THE Government has launched a record number of wild swimming spots as bathing sites in England for summer, including one in North Yorkshire.

The Environment Agency will immediately start monitoring the water quality at 27 sites which the Government had proposed as new bathing sites during a consultation earlier this year.

It brings the total number of sites for the 2024 water bathing season, which runs between May 15 and September 30, to 451 across England. Knaresborough's River Nidd, at the Lido Leisure Park, is one of them.

The Environment Department (Defra) said the Government will also launch a consultation later this year on proposals to reform bathing water regulations in England.

York Press: The public will now be able to swim at the River Nidd, near the Lido Leisure ParkThe public will now be able to swim at the River Nidd, near the Lido Leisure Park (Image: PA)

This includes proposed change to drive improvements to water quality at bathing spots, enhance monitoring and enable more flexibility around the dates of the monitoring season.

Defra said it will seek public and stakeholder views on extending the definition of “bathers” to include a wider range of water users beyond swimmers – such as rowers, kayakers and paddle boarders.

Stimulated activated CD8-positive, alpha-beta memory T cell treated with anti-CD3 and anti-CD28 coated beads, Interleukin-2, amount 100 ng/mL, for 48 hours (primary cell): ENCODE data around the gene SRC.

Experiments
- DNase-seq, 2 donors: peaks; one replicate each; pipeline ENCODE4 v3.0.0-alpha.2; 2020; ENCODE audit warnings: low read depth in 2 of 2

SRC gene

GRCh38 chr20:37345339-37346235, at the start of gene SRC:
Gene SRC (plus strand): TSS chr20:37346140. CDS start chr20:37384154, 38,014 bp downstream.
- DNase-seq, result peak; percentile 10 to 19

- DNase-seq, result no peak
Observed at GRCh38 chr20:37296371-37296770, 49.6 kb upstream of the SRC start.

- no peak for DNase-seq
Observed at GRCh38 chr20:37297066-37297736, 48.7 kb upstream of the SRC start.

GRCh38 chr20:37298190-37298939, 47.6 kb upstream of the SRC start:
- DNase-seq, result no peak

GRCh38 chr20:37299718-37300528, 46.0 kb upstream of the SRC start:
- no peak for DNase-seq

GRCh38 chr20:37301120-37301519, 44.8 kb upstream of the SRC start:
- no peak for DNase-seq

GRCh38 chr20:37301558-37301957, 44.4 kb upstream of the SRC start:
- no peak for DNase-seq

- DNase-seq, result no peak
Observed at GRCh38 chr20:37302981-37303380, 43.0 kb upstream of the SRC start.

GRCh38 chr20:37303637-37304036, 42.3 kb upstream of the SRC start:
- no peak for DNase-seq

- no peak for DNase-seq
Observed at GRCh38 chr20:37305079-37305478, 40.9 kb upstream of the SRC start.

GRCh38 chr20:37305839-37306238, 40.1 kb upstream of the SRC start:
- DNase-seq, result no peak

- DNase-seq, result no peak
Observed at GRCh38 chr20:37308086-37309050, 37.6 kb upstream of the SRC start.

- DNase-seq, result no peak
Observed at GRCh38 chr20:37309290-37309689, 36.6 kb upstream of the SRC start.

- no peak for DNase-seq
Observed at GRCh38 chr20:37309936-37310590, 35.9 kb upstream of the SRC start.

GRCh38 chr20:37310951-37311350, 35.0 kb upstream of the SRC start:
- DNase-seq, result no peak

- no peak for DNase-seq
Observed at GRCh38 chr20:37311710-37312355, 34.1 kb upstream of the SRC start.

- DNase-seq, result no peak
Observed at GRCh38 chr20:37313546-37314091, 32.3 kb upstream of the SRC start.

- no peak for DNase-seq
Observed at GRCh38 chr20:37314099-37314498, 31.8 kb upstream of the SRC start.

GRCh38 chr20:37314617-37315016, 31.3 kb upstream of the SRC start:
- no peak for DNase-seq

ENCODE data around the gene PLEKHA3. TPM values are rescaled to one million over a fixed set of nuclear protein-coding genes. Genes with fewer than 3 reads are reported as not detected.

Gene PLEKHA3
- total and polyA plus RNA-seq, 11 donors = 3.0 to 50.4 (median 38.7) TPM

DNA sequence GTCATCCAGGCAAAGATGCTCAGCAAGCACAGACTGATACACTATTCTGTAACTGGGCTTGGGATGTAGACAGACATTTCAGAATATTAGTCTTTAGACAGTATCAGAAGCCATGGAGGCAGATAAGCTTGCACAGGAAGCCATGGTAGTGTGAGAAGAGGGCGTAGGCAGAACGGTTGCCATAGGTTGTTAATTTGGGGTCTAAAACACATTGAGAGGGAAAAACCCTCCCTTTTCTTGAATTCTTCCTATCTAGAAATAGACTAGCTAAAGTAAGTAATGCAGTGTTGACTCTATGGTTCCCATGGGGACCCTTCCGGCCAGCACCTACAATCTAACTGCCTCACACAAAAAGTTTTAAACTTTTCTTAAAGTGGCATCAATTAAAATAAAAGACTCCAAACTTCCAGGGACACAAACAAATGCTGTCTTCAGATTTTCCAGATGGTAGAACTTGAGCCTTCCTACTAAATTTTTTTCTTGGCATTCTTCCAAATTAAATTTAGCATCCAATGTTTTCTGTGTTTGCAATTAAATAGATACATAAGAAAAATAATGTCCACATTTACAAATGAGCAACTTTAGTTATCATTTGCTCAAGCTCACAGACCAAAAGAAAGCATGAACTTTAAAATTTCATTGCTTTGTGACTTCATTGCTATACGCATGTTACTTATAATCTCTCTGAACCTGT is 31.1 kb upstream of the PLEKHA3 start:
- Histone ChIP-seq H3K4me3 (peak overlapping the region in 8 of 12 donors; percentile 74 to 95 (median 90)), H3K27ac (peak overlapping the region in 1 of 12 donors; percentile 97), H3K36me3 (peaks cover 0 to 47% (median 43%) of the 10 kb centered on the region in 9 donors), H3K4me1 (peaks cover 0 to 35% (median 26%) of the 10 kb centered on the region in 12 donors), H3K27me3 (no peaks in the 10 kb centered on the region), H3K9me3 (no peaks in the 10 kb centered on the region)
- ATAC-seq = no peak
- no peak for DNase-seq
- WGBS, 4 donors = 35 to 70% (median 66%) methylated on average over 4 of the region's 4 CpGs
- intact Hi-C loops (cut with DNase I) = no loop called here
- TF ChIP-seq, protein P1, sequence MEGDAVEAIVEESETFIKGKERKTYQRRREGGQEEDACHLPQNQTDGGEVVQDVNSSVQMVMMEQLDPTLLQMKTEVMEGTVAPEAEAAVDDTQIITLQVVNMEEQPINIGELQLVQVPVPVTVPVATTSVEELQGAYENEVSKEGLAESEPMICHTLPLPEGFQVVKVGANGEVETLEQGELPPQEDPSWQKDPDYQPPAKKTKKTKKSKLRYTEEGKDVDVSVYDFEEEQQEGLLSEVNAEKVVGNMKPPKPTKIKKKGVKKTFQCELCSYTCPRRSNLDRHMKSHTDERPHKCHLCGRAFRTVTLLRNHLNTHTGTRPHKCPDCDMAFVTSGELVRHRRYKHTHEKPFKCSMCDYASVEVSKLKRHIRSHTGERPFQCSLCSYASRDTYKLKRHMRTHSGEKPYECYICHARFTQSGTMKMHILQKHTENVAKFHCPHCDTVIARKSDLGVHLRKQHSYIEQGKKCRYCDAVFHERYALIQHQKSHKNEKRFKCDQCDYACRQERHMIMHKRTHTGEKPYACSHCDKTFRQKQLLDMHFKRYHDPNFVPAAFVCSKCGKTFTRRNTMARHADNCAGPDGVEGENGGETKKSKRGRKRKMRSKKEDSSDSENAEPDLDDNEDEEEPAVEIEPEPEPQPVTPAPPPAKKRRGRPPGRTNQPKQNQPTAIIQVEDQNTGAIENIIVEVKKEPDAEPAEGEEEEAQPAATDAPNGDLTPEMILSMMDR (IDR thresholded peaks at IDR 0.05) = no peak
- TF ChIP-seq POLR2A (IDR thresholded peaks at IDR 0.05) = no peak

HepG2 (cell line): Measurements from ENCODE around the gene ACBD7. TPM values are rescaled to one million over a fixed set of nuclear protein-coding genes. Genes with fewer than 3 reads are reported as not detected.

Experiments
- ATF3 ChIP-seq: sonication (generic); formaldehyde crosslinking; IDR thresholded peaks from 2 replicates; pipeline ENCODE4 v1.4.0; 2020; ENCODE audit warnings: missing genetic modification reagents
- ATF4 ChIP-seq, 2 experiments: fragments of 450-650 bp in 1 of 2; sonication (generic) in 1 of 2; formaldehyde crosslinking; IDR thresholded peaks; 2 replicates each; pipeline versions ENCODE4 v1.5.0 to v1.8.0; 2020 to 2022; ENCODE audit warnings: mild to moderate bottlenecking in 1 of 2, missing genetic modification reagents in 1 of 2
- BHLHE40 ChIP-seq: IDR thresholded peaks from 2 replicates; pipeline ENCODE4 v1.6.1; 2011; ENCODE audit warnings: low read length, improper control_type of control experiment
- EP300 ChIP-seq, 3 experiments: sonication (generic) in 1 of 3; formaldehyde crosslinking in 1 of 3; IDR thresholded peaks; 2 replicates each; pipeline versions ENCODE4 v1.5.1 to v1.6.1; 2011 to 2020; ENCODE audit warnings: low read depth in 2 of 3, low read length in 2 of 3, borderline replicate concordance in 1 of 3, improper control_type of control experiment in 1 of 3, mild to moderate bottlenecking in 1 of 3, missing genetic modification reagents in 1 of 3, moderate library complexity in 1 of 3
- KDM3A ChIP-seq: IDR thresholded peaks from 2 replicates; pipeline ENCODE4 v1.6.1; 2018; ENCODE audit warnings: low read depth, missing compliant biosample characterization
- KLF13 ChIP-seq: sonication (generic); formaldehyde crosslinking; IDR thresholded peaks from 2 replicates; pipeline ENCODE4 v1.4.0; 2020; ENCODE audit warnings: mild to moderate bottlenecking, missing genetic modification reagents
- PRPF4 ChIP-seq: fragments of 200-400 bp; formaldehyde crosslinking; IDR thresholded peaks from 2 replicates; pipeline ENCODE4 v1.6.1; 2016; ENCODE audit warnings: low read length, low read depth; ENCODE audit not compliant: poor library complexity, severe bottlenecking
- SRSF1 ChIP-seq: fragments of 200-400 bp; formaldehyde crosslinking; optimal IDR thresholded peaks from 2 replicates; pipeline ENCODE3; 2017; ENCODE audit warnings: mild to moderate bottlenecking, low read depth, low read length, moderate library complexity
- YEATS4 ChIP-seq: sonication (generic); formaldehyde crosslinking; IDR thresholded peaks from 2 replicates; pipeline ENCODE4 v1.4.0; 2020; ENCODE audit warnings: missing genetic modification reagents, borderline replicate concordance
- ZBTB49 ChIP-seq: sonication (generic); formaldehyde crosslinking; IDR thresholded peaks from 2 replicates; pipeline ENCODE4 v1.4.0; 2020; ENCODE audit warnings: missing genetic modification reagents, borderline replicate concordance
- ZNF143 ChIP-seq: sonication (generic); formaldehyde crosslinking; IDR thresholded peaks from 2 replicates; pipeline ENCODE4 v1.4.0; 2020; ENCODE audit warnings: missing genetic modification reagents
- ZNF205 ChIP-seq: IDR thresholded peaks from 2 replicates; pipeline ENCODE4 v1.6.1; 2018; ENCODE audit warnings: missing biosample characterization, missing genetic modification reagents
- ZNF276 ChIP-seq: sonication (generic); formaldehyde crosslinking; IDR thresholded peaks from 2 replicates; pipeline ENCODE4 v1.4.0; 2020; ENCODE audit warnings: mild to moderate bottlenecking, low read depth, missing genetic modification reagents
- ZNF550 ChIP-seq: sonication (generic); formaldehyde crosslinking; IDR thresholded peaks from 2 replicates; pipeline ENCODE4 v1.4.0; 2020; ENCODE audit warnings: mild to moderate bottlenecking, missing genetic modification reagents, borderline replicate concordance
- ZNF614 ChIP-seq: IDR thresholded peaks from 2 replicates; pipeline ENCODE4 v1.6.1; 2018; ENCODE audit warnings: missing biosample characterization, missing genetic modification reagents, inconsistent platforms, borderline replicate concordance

Defra said that last year 96% of bathing waters in England met minimum annual standards and 90% were rated as “good” or “excellent”.

But there has been growing public anger over the state of England’s rivers and coastal waters, which suffer pollution from sewage outlets and other sources such as agricultural run-off.

These water sites are regularly monitored by the Environment Agency, which assesses whether action is needed to cut pollution levels and works with local communities, farmers and water companies to improve water quality.


Making the announcement on what was described as the largest ever rollout of new bathing sites, water minister Robbie Moore said: "The value our bathing waters bring to local communities is incredibly valuable – providing social, physical and positive health and wellbeing benefits to people around the country – and I am pleased to have approved a further 27 new bathing water sites for this year.

"I am fully committed to seeing the quality of our coastal waters, rivers and lakes rise further for the benefit of the environment and everyone who uses them."

Alan Lovell, Environment Agency chairman, added: "Overall bathing water quality has improved massively over the last decade due to targeted and robust regulation from the Environment Agency, and the good work carried out by partners and local groups.

"We know that improvements can take time and investment from the water industry, farmers and local communities, but where the investment is made, standards can improve."